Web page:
By Doug Pifer
Somewhere in an old orchard under a dead apple tree, grayish yellow mushrooms that look like sponges have popped out of the ground. It’s morel mushroom time.
I found my first morel in damp, rich woods where swamp violets and skunk cabbage grew. Poking up through wet leaves, it looked surprisingly like a small piece of dried sea sponge about five inches high. Pear-shaped, it had a short stem with a slightly granular surface. When I picked it, it broke in half and was completely hollow, as if molded out of wax. I discovered several dozen more as I searched around among the dead leaves.
When I took them home, I studied several field guides and identified them as Morchella esculenta, the common, gray or yellow morel. The morel is related to the cup and bird-nest fungus, and its woodsy aroma reminds me of the dead tree roots on which it feeds. The cap of the morel generally has a honeycomb-like network of ridges surrounding deep pits. The tops of many of them take on a rusty or blackish tinge. But you know you have a morel mushroom when you split it open and the cap and stem are all in one piece and it is completely hollow inside.
The name esculenta means delicious. Morels are among the choicest of all mushrooms. They belong to a group of fungi known informally as the foolproof four, along with giant puffball, sulfur shelf, and shaggy mane mushrooms. Supposedly these are the four most easily recognized edible mushrooms.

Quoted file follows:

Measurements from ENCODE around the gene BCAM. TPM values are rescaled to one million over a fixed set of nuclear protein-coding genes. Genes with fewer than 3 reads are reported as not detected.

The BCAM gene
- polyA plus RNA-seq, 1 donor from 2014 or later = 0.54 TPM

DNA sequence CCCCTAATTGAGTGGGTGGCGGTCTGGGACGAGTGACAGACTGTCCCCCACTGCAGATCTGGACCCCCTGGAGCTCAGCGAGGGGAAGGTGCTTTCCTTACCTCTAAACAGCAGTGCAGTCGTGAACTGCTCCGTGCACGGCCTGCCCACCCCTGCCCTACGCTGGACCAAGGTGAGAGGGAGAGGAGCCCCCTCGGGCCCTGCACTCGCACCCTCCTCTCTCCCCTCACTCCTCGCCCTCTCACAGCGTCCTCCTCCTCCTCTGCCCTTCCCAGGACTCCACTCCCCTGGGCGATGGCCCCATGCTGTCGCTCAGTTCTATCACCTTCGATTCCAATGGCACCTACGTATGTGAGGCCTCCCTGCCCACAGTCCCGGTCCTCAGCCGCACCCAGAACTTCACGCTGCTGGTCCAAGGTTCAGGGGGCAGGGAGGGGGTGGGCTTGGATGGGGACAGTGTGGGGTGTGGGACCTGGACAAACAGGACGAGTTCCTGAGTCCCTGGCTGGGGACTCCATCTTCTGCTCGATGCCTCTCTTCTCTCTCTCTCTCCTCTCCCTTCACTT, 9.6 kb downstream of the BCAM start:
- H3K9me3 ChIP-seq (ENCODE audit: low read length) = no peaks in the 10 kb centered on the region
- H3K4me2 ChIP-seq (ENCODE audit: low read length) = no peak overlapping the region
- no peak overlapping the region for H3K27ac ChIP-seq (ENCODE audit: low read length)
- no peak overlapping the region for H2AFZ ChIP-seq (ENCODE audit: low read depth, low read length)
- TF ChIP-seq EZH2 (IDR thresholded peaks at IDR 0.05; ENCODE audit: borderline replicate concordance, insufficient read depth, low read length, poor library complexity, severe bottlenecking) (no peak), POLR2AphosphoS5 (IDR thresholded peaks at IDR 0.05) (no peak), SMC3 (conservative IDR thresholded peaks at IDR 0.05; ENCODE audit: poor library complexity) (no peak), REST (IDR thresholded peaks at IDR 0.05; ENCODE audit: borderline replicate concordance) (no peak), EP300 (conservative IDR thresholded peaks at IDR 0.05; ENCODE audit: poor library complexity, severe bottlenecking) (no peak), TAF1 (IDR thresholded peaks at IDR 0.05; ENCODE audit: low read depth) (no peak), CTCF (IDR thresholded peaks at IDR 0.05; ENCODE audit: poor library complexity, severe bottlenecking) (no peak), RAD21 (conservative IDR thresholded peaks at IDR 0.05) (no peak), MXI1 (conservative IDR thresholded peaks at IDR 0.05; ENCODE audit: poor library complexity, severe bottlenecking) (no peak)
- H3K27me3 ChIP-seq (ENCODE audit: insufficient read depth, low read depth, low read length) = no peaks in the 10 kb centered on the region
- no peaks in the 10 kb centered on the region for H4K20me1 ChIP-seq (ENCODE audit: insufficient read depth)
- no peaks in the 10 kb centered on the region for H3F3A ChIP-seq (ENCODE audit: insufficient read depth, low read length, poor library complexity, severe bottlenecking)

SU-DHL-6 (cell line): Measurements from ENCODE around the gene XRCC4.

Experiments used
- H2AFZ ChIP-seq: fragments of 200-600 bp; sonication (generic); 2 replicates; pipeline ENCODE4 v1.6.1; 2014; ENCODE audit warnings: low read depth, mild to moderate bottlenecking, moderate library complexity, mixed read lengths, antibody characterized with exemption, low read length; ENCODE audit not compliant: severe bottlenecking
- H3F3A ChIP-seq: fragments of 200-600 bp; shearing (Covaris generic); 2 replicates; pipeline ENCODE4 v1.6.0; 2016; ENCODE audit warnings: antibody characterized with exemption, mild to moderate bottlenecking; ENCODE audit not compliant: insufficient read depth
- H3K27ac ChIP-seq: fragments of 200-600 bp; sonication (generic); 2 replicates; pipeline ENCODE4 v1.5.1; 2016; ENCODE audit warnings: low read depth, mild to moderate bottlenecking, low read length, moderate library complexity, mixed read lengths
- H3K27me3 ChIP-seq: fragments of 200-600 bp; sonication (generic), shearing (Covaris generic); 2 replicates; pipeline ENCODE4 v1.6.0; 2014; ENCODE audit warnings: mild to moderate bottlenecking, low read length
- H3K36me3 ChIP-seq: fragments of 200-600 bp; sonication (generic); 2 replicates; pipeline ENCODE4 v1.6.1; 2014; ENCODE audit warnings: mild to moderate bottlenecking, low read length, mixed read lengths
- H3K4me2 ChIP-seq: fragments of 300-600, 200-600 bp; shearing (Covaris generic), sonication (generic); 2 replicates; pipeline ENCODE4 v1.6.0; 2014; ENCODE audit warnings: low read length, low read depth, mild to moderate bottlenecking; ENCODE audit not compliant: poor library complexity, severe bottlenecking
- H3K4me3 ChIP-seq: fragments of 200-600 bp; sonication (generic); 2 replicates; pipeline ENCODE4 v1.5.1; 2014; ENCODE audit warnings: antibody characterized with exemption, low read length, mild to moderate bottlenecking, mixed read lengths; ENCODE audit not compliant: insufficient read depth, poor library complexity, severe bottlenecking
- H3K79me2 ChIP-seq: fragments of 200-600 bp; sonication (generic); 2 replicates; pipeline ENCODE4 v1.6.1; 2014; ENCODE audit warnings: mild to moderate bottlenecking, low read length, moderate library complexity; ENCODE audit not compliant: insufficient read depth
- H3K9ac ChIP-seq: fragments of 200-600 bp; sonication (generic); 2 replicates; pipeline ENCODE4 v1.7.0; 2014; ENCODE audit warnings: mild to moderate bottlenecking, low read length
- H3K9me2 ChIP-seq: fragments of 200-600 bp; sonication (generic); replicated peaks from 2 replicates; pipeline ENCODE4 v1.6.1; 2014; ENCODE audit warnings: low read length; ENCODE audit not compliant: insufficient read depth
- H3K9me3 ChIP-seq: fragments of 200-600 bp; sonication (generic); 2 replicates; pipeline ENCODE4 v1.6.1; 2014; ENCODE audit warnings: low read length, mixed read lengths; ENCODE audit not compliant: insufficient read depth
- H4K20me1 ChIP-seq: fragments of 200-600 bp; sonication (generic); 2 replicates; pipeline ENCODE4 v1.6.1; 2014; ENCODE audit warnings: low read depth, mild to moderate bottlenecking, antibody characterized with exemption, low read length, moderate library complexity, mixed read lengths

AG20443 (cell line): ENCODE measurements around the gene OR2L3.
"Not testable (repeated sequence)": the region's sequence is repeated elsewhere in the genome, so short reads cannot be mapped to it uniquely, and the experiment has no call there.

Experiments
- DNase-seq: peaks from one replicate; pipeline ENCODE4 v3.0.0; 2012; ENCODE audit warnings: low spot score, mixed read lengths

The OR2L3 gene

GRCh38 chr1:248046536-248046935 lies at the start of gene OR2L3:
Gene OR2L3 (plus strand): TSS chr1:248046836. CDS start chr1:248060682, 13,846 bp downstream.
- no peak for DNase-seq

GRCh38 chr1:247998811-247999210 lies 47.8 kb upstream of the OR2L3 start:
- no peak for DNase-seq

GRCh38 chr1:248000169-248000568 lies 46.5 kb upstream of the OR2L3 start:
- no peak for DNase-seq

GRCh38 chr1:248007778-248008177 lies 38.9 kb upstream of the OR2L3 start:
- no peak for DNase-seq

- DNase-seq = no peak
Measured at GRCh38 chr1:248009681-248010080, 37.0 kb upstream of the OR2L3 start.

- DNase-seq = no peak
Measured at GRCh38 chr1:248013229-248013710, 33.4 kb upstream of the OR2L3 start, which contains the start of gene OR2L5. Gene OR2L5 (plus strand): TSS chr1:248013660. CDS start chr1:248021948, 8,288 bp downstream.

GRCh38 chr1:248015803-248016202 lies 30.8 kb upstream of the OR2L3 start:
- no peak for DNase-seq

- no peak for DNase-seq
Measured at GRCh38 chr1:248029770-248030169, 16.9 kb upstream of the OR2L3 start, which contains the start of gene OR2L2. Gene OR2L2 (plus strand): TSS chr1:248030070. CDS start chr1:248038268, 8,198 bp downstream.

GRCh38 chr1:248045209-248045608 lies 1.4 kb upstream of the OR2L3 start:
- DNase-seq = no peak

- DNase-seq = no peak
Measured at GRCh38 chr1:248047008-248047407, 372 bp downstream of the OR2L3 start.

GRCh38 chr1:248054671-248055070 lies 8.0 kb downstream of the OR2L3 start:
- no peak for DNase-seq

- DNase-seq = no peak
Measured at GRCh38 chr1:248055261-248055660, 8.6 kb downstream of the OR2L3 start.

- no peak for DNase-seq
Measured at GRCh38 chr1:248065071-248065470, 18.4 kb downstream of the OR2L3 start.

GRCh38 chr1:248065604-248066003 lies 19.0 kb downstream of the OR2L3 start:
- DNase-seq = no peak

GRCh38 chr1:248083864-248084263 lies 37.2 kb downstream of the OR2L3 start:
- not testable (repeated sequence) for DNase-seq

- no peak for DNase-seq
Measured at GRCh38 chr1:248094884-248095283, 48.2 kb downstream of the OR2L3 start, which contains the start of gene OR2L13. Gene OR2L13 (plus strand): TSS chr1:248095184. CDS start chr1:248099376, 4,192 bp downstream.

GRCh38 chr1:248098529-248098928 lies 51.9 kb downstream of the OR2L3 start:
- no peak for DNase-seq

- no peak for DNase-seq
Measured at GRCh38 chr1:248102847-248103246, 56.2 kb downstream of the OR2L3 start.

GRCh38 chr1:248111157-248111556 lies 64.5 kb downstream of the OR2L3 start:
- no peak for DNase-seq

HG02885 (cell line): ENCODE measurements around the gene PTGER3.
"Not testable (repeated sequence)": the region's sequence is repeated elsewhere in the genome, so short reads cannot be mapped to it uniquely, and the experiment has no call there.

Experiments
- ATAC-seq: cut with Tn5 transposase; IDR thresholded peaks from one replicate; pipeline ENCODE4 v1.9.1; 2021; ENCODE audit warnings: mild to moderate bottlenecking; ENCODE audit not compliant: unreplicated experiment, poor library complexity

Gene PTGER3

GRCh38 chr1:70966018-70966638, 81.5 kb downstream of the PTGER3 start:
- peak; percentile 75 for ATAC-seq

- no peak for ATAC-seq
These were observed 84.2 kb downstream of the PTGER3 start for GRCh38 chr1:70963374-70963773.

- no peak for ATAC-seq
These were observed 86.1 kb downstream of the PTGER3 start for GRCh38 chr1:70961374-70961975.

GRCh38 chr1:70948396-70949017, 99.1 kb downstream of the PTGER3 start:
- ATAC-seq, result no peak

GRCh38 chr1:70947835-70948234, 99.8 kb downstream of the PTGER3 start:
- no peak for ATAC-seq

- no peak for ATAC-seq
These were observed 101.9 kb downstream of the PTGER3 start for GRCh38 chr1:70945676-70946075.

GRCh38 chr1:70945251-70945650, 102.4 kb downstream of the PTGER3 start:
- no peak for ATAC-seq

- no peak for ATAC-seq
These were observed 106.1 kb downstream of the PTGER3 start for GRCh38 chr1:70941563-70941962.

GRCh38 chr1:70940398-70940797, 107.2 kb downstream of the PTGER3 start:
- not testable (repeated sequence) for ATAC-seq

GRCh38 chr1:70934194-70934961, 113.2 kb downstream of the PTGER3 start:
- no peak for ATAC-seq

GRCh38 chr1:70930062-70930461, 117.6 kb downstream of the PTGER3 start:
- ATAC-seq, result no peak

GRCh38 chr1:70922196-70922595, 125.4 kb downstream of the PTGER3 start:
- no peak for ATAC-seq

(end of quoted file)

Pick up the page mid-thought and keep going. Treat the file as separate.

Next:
Morel mushrooms sometimes show up at farm markets. I once bought some at the Mount Airy Farm Market in Waterloo. They were delicious sautéed and served with buttered toast. It is always a good idea to split the morels in half and soak them in salt water for a minute or two. Virtually every morel mushroom has a resident population of springtails: tiny, soft insects so light colored they are nearly transparent. The salt water bath will destroy them all instantly.
In the Western States, morels grow by the hundreds in recently burned forested land. Harvesting them has become a big business there, and teams of professional pickers set up camps in the national forest lands in Washington, Oregon, and the Rocky Mountain states. There, licensed mushroom buyers sell them to gourmet stores and restaurants throughout the world.
Now here comes the wet blanket: I don’t recommend eating anything you pick from the woods unless you’re equally certain about what it is and what it isn’t. In other words, you should know what other species it might be, and how to tell the difference. The poisonous morel mushroom, Verpa bohemica, appears at about the same time as the edible morels. A poisonous morel resembles a brain more than a sponge, and its insides have a cotton-like texture. Still, it looks very similar and many folks have eaten it and have become really sick.
If you want to hunt and eat wild morels, remember there are old mushroom hunters and there are bold mushroom hunters. But there are no old, bold mushroom hunters!